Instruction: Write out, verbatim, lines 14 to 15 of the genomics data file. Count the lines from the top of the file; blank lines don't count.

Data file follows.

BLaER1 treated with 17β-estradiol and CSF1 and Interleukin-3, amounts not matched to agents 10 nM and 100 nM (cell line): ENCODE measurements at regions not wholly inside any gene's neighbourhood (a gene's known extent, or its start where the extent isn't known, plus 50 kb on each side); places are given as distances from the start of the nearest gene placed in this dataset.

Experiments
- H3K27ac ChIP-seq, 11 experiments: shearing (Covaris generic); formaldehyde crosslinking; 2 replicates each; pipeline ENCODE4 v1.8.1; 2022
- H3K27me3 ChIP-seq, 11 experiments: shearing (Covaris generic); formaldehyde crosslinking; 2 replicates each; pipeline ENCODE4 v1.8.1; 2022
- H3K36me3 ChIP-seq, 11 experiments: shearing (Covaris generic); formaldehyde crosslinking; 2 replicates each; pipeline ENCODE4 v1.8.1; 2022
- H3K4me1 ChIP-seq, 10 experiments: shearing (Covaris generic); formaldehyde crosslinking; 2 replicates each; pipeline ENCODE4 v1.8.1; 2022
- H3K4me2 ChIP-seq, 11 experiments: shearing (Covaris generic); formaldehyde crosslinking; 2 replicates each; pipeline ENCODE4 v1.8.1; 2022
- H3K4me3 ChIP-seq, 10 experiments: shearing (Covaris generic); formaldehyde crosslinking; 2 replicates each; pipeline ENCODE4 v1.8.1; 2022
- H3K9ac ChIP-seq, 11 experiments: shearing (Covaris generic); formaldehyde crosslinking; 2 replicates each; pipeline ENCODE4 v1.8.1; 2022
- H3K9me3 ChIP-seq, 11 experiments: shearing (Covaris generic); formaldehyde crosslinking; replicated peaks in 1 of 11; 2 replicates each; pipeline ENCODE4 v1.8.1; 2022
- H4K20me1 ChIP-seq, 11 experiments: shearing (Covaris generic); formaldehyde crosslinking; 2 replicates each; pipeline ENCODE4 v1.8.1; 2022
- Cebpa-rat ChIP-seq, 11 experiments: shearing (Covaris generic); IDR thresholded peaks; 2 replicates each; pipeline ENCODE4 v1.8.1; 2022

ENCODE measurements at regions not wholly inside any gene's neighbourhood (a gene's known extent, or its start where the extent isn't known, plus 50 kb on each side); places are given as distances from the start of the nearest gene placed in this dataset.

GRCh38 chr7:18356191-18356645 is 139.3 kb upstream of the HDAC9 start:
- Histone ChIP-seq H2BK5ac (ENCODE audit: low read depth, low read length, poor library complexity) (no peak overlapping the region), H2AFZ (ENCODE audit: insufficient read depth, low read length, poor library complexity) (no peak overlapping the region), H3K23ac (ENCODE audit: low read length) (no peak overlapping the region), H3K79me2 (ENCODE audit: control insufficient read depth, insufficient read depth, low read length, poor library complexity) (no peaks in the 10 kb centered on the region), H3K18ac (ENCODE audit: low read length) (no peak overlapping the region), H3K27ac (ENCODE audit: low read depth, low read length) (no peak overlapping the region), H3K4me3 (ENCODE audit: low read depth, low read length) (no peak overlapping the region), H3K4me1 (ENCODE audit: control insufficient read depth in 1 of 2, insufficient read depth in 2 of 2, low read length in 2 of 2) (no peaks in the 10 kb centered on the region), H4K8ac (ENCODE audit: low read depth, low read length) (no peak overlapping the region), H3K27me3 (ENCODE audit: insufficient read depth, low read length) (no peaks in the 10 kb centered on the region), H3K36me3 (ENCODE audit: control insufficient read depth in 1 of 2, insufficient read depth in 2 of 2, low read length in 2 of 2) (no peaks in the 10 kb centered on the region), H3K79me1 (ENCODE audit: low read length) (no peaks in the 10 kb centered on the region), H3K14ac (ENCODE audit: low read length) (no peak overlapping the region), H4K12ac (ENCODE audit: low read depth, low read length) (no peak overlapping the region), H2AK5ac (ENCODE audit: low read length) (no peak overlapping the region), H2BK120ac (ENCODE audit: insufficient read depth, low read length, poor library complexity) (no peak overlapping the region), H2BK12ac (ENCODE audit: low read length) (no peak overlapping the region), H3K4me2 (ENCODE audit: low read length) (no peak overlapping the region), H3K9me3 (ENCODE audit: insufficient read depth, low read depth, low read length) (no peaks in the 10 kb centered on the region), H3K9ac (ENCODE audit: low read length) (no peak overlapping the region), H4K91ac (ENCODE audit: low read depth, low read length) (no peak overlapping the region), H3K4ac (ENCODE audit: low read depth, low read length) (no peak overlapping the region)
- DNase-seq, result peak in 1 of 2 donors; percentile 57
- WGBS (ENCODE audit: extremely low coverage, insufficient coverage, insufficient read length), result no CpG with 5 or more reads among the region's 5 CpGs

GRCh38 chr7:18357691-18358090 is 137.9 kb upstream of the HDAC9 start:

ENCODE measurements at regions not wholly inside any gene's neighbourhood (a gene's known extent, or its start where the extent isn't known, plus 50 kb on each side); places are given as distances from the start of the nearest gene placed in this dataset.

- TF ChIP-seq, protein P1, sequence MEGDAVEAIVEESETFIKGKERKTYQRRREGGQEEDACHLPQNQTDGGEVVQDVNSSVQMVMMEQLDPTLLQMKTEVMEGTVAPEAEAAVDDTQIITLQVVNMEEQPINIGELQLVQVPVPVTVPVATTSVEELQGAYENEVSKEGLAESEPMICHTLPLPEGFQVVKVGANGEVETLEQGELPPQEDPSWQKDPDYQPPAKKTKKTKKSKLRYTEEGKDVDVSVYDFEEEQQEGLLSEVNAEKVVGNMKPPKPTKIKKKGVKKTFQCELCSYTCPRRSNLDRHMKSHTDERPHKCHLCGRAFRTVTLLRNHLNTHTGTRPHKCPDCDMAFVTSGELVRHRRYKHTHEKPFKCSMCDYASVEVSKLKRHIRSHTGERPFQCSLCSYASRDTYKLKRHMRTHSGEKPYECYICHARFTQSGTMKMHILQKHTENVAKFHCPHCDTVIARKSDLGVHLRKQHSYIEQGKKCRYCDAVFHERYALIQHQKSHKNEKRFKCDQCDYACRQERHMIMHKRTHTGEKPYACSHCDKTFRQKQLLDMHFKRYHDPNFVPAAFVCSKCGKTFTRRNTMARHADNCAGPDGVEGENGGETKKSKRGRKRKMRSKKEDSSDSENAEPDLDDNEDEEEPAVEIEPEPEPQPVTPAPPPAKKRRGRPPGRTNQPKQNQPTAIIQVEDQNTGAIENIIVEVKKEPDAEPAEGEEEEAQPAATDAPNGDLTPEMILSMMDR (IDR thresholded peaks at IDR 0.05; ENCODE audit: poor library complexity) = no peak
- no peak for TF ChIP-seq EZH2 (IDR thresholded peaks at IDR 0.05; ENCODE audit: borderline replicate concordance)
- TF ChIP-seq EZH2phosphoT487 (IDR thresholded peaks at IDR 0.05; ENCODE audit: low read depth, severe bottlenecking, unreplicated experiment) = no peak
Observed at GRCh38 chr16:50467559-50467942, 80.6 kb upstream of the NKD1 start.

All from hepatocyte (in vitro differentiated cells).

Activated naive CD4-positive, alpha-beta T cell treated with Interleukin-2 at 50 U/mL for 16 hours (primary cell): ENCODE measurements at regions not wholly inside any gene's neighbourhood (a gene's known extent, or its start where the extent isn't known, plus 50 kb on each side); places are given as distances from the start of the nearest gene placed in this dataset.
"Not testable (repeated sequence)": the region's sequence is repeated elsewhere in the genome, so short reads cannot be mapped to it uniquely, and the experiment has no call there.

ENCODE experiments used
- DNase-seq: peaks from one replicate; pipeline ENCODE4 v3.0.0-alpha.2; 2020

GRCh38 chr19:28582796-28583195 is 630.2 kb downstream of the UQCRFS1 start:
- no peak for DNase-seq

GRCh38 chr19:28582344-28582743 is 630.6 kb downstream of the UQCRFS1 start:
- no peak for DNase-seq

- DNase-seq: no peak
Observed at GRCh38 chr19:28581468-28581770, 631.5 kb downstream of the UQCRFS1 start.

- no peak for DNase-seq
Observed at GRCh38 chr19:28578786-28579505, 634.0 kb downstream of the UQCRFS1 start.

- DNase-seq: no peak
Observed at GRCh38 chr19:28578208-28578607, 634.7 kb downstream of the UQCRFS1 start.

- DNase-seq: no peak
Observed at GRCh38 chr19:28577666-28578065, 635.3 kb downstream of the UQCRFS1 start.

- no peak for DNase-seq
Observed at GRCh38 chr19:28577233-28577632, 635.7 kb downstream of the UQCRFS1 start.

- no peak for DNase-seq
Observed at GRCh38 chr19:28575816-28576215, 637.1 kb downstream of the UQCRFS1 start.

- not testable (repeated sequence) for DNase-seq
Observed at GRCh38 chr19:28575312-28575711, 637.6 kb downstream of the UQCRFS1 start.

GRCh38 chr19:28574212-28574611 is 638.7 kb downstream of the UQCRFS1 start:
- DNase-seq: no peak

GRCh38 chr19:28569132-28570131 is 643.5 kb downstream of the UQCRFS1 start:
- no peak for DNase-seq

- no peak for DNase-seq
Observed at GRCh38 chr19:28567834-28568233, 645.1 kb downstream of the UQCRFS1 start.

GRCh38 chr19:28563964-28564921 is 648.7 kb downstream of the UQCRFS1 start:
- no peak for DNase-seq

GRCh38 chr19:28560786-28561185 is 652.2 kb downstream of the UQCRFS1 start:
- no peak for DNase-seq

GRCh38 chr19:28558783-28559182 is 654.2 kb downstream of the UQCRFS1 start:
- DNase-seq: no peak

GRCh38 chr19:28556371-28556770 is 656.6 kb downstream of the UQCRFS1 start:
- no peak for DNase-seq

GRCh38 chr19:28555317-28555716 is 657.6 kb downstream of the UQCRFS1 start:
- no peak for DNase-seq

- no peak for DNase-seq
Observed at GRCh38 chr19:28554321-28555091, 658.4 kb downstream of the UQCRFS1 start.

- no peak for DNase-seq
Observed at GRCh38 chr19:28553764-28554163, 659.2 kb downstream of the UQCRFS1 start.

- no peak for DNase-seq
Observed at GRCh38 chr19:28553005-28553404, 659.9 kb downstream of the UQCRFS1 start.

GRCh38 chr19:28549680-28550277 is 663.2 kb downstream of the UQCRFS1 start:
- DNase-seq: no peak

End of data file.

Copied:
GRCh38 chr7:18356191-18356645 is 139.3 kb upstream of the HDAC9 start:
- Histone ChIP-seq H2BK5ac (ENCODE audit: low read depth, low read length, poor library complexity) (no peak overlapping the region), H2AFZ (ENCODE audit: insufficient read depth, low read length, poor library complexity) (no peak overlapping the region), H3K23ac (ENCODE audit: low read length) (no peak overlapping the region), H3K79me2 (ENCODE audit: control insufficient read depth, insufficient read depth, low read length, poor library complexity) (no peaks in the 10 kb centered on the region), H3K18ac (ENCODE audit: low read length) (no peak overlapping the region), H3K27ac (ENCODE audit: low read depth, low read length) (no peak overlapping the region), H3K4me3 (ENCODE audit: low read depth, low read length) (no peak overlapping the region), H3K4me1 (ENCODE audit: control insufficient read depth in 1 of 2, insufficient read depth in 2 of 2, low read length in 2 of 2) (no peaks in the 10 kb centered on the region), H4K8ac (ENCODE audit: low read depth, low read length) (no peak overlapping the region), H3K27me3 (ENCODE audit: insufficient read depth, low read length) (no peaks in the 10 kb centered on the region), H3K36me3 (ENCODE audit: control insufficient read depth in 1 of 2, insufficient read depth in 2 of 2, low read length in 2 of 2) (no peaks in the 10 kb centered on the region), H3K79me1 (ENCODE audit: low read length) (no peaks in the 10 kb centered on the region), H3K14ac (ENCODE audit: low read length) (no peak overlapping the region), H4K12ac (ENCODE audit: low read depth, low read length) (no peak overlapping the region), H2AK5ac (ENCODE audit: low read length) (no peak overlapping the region), H2BK120ac (ENCODE audit: insufficient read depth, low read length, poor library complexity) (no peak overlapping the region), H2BK12ac (ENCODE audit: low read length) (no peak overlapping the region), H3K4me2 (ENCODE audit: low read length) (no peak overlapping the region), H3K9me3 (ENCODE audit: insufficient read depth, low read depth, low read length) (no peaks in the 10 kb centered on the region), H3K9ac (ENCODE audit: low read length) (no peak overlapping the region), H4K91ac (ENCODE audit: low read depth, low read length) (no peak overlapping the region), H3K4ac (ENCODE audit: low read depth, low read length) (no peak overlapping the region)